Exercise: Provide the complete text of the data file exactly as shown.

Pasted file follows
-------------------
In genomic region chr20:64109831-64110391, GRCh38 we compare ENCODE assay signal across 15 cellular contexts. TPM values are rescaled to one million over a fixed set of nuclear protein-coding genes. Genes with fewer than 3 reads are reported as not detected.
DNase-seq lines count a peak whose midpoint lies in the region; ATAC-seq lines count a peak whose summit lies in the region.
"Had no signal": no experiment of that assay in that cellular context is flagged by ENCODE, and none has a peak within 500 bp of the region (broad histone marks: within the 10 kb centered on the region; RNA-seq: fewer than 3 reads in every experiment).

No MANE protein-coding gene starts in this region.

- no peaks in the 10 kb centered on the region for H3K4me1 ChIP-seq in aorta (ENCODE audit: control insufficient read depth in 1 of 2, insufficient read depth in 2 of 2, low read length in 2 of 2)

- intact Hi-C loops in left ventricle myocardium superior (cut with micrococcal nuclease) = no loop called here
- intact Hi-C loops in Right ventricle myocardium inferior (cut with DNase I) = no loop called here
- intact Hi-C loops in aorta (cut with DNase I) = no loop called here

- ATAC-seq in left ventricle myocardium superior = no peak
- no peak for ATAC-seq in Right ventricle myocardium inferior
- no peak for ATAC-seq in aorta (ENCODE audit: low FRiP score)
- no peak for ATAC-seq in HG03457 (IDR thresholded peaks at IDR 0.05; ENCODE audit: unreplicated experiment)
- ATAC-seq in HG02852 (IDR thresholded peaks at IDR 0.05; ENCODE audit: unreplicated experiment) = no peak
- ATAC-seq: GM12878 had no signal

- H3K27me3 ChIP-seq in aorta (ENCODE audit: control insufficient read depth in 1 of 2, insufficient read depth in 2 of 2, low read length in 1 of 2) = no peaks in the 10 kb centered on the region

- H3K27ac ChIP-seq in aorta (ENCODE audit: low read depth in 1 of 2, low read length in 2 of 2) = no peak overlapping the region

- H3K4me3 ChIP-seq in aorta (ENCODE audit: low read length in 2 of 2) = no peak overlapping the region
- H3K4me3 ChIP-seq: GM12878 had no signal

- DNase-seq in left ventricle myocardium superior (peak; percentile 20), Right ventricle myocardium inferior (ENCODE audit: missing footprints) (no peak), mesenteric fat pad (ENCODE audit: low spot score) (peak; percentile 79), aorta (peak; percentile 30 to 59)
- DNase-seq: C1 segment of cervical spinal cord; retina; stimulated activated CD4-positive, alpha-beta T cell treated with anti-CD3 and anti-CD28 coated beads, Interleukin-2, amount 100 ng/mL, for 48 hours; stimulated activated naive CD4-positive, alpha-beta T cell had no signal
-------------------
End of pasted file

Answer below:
In genomic region chr20:64109831-64110391, GRCh38 we compare ENCODE assay signal across 15 cellular contexts. TPM values are rescaled to one million over a fixed set of nuclear protein-coding genes. Genes with fewer than 3 reads are reported as not detected.
DNase-seq lines count a peak whose midpoint lies in the region; ATAC-seq lines count a peak whose summit lies in the region.
"Had no signal": no experiment of that assay in that cellular context is flagged by ENCODE, and none has a peak within 500 bp of the region (broad histone marks: within the 10 kb centered on the region; RNA-seq: fewer than 3 reads in every experiment).

No MANE protein-coding gene starts in this region.

- no peaks in the 10 kb centered on the region for H3K4me1 ChIP-seq in aorta (ENCODE audit: control insufficient read depth in 1 of 2, insufficient read depth in 2 of 2, low read length in 2 of 2)

- intact Hi-C loops in left ventricle myocardium superior (cut with micrococcal nuclease) = no loop called here
- intact Hi-C loops in Right ventricle myocardium inferior (cut with DNase I) = no loop called here
- intact Hi-C loops in aorta (cut with DNase I) = no loop called here

- ATAC-seq in left ventricle myocardium superior = no peak
- no peak for ATAC-seq in Right ventricle myocardium inferior
- no peak for ATAC-seq in aorta (ENCODE audit: low FRiP score)
- no peak for ATAC-seq in HG03457 (IDR thresholded peaks at IDR 0.05; ENCODE audit: unreplicated experiment)
- ATAC-seq in HG02852 (IDR thresholded peaks at IDR 0.05; ENCODE audit: unreplicated experiment) = no peak
- ATAC-seq: GM12878 had no signal

- H3K27me3 ChIP-seq in aorta (ENCODE audit: control insufficient read depth in 1 of 2, insufficient read depth in 2 of 2, low read length in 1 of 2) = no peaks in the 10 kb centered on the region

- H3K27ac ChIP-seq in aorta (ENCODE audit: low read depth in 1 of 2, low read length in 2 of 2) = no peak overlapping the region

- H3K4me3 ChIP-seq in aorta (ENCODE audit: low read length in 2 of 2) = no peak overlapping the region
- H3K4me3 ChIP-seq: GM12878 had no signal

- DNase-seq in left ventricle myocardium superior (peak; percentile 20), Right ventricle myocardium inferior (ENCODE audit: missing footprints) (no peak), mesenteric fat pad (ENCODE audit: low spot score) (peak; percentile 79), aorta (peak; percentile 30 to 59)
- DNase-seq: C1 segment of cervical spinal cord; retina; stimulated activated CD4-positive, alpha-beta T cell treated with anti-CD3 and anti-CD28 coated beads, Interleukin-2, amount 100 ng/mL, for 48 hours; stimulated activated naive CD4-positive, alpha-beta T cell had no signal